The amount owed in late payments to businesses back in 2008 was £18.6bn. But since then, the figure has spiralled to around £40bn, which is why the new Enterprise Bill was announced in the Queen’s speech in 2015. Under the voluntary Prompt Payment Code, businesses are encouraged to pay debts within 30 days as standard, with a 60-day maximum limit. Part of this was the appointment of a small business commissioner to tackle late payments who can name and shame companies that persistently fail to pay on time. With these measures, the problem is expected to improve sooner rather than later.

But while action on the part of government is welcome, franchises also need to be proactive to protect themselves. It isn’t enough to send an invoice and wait for a response and payment – you need to apply pressure on those who just aren’t coughing up, while remaining tactful and polite so no bridges are burned. And when you are chasing payment, ensure you’re contacting someone in a position to take action at the customer’s accounts office. Also bear in mind that emails can be easily ignored: a conversation is more likely to result in success when chasing late payment. Experience helps too: over time, the people working in your accounts department will develop relationships with their counterparts and figure out who are the good payers and who might need some prompting.

However, it’s not just about chasing debtors: preventing late payments starts when you’re drawing up invoices. Your invoices must have the correct information, including clear payment terms.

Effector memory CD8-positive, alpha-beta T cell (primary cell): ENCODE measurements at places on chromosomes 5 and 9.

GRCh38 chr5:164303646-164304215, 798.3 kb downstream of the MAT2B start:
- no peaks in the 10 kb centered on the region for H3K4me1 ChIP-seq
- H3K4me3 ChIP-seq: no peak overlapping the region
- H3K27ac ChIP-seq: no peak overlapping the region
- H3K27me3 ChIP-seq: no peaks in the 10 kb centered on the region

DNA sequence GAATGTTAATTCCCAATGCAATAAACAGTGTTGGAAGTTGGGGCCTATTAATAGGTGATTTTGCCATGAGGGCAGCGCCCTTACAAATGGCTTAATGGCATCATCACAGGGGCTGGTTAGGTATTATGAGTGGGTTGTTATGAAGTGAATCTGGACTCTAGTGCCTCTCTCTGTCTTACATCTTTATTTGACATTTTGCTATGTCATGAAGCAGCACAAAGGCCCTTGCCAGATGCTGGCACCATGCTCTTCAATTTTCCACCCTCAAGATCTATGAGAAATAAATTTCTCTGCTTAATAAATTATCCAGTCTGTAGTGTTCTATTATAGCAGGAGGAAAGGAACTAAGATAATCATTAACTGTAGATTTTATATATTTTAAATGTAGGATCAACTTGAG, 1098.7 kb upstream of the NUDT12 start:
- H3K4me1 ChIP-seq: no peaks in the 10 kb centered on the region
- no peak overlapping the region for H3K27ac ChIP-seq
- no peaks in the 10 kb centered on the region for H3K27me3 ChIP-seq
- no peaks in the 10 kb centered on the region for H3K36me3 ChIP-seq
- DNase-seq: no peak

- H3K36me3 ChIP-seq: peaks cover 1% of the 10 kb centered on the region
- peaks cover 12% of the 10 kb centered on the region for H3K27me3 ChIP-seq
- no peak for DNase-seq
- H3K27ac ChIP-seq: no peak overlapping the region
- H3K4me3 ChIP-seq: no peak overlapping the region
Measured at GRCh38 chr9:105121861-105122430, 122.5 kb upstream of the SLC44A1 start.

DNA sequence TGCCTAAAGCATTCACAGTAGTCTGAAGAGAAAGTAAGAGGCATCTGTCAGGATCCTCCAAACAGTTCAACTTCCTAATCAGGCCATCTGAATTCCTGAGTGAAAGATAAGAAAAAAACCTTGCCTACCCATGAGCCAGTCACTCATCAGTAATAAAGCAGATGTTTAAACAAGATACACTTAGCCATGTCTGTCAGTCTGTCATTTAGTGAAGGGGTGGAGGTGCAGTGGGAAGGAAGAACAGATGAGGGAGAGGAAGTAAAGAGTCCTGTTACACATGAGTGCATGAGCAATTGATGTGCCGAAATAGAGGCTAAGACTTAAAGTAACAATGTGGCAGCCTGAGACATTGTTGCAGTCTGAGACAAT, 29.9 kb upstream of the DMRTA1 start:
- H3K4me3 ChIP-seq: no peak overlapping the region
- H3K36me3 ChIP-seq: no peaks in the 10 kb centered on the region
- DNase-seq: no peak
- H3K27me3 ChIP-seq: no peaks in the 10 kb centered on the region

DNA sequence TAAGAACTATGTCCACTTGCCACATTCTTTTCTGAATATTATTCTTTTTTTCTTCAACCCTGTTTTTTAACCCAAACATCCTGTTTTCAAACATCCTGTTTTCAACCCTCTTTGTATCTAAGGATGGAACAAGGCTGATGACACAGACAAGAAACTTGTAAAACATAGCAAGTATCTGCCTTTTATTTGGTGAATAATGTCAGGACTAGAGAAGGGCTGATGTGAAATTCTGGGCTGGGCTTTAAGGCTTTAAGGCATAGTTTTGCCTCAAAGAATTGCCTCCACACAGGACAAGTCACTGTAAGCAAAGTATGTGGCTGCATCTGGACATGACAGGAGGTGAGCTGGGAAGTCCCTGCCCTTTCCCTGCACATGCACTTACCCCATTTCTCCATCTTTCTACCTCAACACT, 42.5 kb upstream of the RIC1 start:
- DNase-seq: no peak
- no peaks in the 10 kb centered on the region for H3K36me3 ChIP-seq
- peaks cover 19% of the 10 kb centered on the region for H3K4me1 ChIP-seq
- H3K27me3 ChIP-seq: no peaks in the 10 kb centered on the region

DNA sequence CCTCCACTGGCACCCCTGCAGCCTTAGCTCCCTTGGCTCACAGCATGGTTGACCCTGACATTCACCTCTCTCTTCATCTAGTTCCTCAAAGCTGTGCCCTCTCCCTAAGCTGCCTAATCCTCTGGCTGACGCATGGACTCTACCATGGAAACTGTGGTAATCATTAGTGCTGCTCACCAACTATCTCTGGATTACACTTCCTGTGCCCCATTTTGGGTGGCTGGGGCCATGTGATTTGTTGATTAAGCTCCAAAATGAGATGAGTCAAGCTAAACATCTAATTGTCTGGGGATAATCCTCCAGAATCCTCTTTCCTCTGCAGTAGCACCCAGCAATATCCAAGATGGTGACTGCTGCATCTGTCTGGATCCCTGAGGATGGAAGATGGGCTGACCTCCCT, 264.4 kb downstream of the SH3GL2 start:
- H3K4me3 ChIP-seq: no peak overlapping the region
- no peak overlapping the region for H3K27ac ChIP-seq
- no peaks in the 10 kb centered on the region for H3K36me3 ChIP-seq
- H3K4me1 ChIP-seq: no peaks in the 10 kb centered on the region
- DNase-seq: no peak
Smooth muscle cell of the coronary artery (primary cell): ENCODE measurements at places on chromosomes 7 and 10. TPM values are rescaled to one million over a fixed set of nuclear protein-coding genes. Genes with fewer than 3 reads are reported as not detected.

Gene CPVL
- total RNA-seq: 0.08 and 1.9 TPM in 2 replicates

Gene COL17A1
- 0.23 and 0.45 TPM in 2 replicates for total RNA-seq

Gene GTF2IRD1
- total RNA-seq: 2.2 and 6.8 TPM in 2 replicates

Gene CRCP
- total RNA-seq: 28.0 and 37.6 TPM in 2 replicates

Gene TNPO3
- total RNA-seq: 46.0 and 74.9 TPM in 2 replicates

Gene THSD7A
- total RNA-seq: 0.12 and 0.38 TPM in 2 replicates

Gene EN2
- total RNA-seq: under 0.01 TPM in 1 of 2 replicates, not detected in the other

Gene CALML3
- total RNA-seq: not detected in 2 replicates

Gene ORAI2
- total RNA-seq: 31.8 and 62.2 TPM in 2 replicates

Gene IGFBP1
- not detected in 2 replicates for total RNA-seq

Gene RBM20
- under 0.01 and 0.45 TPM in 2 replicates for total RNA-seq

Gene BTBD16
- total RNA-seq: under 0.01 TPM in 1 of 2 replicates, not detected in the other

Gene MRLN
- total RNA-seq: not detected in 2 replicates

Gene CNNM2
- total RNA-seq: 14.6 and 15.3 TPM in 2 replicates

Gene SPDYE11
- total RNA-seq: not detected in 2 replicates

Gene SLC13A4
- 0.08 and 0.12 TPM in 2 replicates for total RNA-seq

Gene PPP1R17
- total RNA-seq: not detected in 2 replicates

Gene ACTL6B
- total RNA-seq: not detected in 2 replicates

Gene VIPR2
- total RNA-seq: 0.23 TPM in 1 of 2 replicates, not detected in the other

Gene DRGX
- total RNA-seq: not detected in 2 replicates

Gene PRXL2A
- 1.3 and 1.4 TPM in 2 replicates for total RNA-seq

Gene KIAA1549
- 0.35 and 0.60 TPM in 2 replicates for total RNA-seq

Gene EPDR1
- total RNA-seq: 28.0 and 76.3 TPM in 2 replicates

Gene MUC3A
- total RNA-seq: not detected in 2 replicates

Getting the purchase order number or other details wrong will delay payment. It’s also advisable to run a credit check before working with a new customer to ensure they’re creditworthy, particularly ahead of large orders. It can also help to include a late-payments clause that lets people know that if they are late, they’ll be charged interest. Having to go to the higher powers to action this may seem a last resort but my advice is to not let problems spiral out of control.

Ultimately, franchises should be aware of their capital reserves and cashflow forecasts and do everything they can to prevent late payments so surprises can be minimised. It always pays to keep track of your cashflow. You may have large reserves enabling you to wait a bit longer for a payment but this will soon be eaten into if too many customers begin to drag their feet. Forecasting 12 months ahead to know exactly what money will be needed and when is crucial.

Whatever your issues with late payments, there are solutions and preventative measures. All the experts advise that your top priority should be to deal with the problem fast, accurately and politely. Sometimes just a little nudge is all it takes.

About the Author

Mark Scott

Mark Scott

Having joined NatWest back in 1982, Mark Scott has clocked up years of experience in banking and advising British franchises about their finance needs. And as director of franchise development at NatWest, Scott's a regular speaker at industry events.